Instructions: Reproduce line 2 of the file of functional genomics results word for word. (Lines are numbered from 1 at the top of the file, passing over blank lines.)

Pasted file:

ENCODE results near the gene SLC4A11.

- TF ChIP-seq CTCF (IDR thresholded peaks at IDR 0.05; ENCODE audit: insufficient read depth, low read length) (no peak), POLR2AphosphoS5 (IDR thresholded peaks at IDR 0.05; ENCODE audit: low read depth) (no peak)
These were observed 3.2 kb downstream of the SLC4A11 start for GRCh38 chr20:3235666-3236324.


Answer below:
- TF ChIP-seq CTCF (IDR thresholded peaks at IDR 0.05; ENCODE audit: insufficient read depth, low read length) (no peak), POLR2AphosphoS5 (IDR thresholded peaks at IDR 0.05; ENCODE audit: low read depth) (no peak)